Variations on the path to financial success. Part 1.
Career and wage growth are at the core of strong personal finances; however, with underemployment remaining as high as 15% in some states, a lucrative career can feel out of reach. Surprisingly, some psychologists and economists have found that hope itself is a force powerful enough to lift people into higher income brackets.
According to Psychology Today, "Hope is not just a feel-good emotion, but a dynamic cognitive motivational system."
In other words, if you believe that you can achieve a better life, it's quite possible that your belief could become a self-fulfilling prophecy. I'm not an entrepreneur or a job creator. I cannot impact American jobs shifting to the traditionally lower-paid service industry. However, all of us can sow seeds of hope.
There is no one way to be successful.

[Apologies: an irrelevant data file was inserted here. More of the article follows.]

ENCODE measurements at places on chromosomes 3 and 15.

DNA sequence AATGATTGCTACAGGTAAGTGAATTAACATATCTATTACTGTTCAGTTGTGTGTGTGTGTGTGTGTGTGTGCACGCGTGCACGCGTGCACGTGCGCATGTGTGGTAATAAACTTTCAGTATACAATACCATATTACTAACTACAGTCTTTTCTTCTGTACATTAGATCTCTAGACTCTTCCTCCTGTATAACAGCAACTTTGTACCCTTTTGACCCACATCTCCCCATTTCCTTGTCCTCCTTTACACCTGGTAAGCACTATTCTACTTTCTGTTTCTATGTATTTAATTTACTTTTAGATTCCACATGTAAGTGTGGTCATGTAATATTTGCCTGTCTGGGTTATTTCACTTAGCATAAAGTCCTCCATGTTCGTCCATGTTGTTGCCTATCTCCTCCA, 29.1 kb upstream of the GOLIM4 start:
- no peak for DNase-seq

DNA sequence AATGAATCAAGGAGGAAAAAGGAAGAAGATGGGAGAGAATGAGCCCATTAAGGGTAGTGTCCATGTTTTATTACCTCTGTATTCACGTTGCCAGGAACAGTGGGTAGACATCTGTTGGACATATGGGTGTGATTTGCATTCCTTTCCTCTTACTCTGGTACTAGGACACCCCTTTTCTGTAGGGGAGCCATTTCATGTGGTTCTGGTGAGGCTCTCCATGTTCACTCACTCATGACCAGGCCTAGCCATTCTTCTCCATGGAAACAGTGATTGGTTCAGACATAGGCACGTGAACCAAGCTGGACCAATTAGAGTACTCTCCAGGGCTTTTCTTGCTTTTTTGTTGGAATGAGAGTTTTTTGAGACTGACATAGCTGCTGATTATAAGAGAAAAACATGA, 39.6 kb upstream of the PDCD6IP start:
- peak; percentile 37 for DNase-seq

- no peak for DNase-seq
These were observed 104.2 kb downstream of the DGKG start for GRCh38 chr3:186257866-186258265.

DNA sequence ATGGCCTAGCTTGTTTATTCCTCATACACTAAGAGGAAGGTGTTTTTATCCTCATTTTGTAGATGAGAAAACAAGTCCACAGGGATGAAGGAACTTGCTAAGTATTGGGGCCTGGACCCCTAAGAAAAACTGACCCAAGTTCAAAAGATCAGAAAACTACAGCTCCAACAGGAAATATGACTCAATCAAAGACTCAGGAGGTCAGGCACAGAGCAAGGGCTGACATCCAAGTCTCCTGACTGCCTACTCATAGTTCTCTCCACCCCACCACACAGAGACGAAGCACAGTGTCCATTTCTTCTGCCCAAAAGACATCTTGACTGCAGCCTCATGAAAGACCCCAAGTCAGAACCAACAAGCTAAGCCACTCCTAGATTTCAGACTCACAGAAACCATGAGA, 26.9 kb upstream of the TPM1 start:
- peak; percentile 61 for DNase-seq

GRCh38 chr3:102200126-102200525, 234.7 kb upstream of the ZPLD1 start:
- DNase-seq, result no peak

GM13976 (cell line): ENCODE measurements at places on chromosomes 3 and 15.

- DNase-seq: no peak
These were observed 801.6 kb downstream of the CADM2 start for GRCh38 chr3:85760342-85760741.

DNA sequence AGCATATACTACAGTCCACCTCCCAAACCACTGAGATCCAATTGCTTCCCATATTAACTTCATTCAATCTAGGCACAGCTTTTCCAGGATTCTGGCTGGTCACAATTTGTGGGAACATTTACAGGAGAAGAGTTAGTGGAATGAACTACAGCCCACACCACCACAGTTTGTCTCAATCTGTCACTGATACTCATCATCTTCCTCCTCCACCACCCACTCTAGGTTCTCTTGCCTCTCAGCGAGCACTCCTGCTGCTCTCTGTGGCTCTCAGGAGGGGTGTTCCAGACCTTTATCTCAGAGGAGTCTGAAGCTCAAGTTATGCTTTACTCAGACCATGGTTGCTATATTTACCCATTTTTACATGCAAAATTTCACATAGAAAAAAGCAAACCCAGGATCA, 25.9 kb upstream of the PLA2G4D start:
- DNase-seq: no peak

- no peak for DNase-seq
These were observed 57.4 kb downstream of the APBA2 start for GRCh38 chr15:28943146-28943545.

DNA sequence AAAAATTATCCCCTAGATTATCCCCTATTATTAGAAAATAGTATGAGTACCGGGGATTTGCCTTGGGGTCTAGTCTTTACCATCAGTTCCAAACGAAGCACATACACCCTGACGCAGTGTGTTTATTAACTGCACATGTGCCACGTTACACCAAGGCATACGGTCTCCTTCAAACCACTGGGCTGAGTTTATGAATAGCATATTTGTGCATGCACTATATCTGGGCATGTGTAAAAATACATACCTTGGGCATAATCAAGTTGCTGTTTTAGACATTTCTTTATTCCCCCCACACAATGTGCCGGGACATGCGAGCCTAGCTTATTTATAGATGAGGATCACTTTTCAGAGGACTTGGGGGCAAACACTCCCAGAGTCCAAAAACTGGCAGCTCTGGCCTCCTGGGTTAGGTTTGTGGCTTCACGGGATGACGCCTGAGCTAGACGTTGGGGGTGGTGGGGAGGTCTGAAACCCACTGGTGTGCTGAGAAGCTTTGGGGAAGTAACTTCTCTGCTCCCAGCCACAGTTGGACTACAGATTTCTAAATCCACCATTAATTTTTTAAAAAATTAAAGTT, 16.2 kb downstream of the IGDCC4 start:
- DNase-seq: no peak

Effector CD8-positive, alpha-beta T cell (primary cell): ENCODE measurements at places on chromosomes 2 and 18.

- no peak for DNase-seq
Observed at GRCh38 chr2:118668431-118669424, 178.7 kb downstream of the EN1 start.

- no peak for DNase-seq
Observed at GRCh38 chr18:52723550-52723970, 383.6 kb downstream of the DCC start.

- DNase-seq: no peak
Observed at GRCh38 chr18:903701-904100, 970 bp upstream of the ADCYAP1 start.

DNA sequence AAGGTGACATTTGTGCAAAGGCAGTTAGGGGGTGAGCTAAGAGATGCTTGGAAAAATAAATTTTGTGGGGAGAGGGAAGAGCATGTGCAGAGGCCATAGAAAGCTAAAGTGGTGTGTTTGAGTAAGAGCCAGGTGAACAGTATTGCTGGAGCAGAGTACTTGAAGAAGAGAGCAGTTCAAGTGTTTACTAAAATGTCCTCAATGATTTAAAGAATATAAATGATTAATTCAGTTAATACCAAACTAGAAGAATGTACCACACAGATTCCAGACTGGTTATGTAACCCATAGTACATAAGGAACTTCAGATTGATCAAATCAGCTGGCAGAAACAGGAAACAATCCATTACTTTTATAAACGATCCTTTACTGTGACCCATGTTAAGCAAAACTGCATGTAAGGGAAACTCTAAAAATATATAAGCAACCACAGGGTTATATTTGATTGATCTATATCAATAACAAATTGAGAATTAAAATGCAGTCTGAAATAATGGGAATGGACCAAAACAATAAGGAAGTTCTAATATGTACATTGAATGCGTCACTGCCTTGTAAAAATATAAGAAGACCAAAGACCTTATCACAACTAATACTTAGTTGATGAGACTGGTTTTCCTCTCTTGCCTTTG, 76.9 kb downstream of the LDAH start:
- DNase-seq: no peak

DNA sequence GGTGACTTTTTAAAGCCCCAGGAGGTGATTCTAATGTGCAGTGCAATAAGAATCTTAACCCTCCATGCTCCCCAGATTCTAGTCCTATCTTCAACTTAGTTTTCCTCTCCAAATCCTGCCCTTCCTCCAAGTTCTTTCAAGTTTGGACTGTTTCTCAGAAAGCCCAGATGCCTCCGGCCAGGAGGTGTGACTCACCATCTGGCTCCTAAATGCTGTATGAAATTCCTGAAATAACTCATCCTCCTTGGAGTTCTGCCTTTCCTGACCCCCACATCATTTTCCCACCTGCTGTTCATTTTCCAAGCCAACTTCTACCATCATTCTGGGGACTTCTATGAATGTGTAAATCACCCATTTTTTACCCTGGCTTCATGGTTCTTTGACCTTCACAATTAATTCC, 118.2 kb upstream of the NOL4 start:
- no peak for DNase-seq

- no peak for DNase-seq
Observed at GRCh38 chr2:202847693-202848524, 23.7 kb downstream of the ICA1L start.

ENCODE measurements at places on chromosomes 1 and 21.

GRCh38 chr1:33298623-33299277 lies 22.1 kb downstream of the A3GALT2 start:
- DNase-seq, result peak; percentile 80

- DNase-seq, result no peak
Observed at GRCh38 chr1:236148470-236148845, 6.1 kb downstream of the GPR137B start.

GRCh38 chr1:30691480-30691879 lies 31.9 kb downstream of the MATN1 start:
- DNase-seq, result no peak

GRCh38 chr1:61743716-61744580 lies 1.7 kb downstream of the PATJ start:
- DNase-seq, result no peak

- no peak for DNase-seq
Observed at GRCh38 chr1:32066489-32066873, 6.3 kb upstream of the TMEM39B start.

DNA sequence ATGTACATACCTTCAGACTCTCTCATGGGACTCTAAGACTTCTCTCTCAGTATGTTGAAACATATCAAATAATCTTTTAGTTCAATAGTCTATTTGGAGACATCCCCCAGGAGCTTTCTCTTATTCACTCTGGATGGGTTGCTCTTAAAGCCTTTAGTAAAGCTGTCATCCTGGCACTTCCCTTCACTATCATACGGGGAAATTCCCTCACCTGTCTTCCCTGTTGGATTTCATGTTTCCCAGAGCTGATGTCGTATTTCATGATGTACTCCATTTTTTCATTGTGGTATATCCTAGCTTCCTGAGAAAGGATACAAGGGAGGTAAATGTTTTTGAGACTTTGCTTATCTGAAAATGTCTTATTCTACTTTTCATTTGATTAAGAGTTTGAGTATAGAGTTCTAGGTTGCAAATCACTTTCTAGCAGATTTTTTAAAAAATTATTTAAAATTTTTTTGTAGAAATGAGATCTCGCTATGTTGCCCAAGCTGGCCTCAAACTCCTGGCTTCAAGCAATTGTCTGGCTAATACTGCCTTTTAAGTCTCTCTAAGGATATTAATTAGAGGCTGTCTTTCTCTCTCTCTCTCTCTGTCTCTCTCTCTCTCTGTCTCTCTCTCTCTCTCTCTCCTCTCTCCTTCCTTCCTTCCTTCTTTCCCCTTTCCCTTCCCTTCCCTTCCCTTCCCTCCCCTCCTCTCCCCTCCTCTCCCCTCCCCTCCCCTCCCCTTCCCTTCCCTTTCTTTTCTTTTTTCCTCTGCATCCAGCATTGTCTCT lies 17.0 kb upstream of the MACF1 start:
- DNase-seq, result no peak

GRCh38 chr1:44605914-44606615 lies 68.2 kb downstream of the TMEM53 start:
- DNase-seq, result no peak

Success with personal finances can start so many ways. I've met people in the personal finance world who started out late or came from non-traditional beginnings and now have masterful financial plans. Some of these people are on track to reach FIRE (Financial Independence/Retire Early) status in short order. Some have used persistence to create financial wins with modest means.
Today, I am sharing the stories of people who don't have a Leave it to Beaver story. Maybe they seemed to have the odds stacked against them or they made decisions that seemed irretractable at the time. In each of these stories, the person found a way to rise up and be savvy commanders of their destiny -- financial and otherwise. If hope is indeed the powerful thing they claim, these inspiring stories are sure to give you a huge dose of it.